Ontario's Most Common and Preventable Hunting Violations Are:

    1. Loaded Firearm in Vehicle or Motorboat: It is illegal to possess a loaded firearm in or on a vehicle or motorboat. This is unsafe and has resulted in accidents, including fatalities.

    2. Unencased Firearms: You must unload and encase firearms in your possession during the period from a half hour after sunset to a half hour before sunrise. The only exception is for licensed night raccoon hunters.

    3. Shooting from a Public Road: It is illegal to shoot from, down or across a public road while hunting.

    4. Possession of a Loaded Firearm on a Roadway: In most of southern Ontario (south of the French and Matttawa Rivers) it is generally unlawful to have a firearm that is loaded unless the hunter is either across the fence line where one exists, or at least 8 metres from the traveled portion of the roadway where there are no fences.

    5. Failure to Wear Fluorescent Orange: In Ontario during the gun season for deer and moose, all hunters must visibly wear both afluorescent orange vest/coat and hat. During open season for bear, all bear hunters must wear fluorescent orange except while in a tree stand. Camouflage hunter orange patterns are not allowed. (This regulation does not apply to waterfowl hunters.)

    6. Game Sealing Violations: These violations range from forgetting to notch the game seal or improperly applying the seal when harvesting a big game animal, to transferring or misusing game seals. Hunters are reminded that detailed instructions are printed on each big game seal and in this Summary.

    7. Carrying Another Person's Game Seal: While hunting, a person may not possess another person's game seal. This applies to moose, deer, bear and wild turkey game seals.

    8. Failure to Retain Evidence of Gender on Moose: When there are gender restrictions on the harvest of game, the sex organs must be transported attached to the carcass. This is required for all adult moose harvested in Ontario.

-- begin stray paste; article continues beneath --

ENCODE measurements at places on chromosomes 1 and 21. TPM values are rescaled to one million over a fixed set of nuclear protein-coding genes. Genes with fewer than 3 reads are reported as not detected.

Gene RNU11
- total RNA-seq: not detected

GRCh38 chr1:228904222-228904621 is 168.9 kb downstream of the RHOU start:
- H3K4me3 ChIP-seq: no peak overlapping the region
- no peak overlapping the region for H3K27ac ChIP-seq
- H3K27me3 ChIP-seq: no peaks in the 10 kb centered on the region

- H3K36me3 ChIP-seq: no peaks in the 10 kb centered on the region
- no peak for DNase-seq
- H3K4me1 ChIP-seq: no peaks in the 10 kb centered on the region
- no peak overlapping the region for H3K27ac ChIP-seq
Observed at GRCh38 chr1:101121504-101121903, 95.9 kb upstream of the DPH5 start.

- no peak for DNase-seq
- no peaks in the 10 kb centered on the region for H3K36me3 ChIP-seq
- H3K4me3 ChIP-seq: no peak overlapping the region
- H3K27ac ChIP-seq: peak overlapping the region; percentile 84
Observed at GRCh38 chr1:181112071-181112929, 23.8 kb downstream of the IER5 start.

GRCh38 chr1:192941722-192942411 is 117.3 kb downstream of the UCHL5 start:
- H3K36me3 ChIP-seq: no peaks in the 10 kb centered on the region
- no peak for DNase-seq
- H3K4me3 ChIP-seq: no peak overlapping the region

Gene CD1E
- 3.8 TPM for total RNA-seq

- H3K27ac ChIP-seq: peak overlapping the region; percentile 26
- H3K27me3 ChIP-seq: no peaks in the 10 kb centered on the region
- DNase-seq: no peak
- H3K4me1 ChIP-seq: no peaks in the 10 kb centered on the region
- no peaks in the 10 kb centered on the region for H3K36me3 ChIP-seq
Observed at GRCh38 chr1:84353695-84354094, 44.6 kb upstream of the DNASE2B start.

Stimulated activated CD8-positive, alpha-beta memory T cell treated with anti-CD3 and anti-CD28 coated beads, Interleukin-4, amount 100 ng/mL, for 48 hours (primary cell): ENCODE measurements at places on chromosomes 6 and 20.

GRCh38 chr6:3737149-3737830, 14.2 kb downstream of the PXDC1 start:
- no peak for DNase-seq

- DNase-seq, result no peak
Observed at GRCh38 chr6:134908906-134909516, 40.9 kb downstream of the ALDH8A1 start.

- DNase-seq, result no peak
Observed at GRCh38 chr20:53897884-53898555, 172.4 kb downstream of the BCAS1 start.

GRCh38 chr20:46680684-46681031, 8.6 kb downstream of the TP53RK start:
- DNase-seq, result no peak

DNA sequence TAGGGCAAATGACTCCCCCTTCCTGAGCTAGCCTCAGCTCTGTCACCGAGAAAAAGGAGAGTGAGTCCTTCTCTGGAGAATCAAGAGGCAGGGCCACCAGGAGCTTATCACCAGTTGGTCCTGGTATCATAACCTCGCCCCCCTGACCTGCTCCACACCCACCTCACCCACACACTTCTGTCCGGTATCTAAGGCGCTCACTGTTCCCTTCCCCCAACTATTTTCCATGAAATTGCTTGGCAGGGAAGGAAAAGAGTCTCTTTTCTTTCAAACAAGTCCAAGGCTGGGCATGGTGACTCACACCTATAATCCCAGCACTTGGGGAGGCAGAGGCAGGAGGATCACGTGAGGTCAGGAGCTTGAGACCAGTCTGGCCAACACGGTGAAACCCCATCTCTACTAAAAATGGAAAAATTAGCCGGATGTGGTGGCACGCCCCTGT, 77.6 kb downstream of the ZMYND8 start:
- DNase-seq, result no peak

9. Hunting in the Wrong Area: For example, a licence validation tag is only valid in a specific Wildlife Management Unit and cannot be legally used in another area.

    10. Trespassing: Hunters must have permission to enter private land, even if the intent is just to cross the private land to reach public land. Private property does not necessarily have to be posted to deny access. Every year, trespassing results in more and more property being posted and no longer available to hunters.

    11. Failure to Carry Licence on Person: Hunters must carry the licence, any validation tag and any game seals with them while hunting. Failure to do so often results in wasted time for the Conservation Officer, a spoiled hunt for the hunter and can result in fines and/or seized equipment.

    12. Abandonment of Game: It is illegal to abandon game or allow it to spoil.


  9. #8
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    Possession of lead shot while duck hunting.

  10. #9
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    Quote Originally Posted by TPM View Post
    Possession of lead shot while duck hunting.
    Actually not illegal. You can carry lead as long as you don't use it on waterfowl. There was an article in the OOD magazine that went over the interpretation as per Mr. Critchlow.
    Time in the outdoors is never wasted

  11. #10
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    What they were charged with and what they could be charged with would depend on the CO and what he decided that day.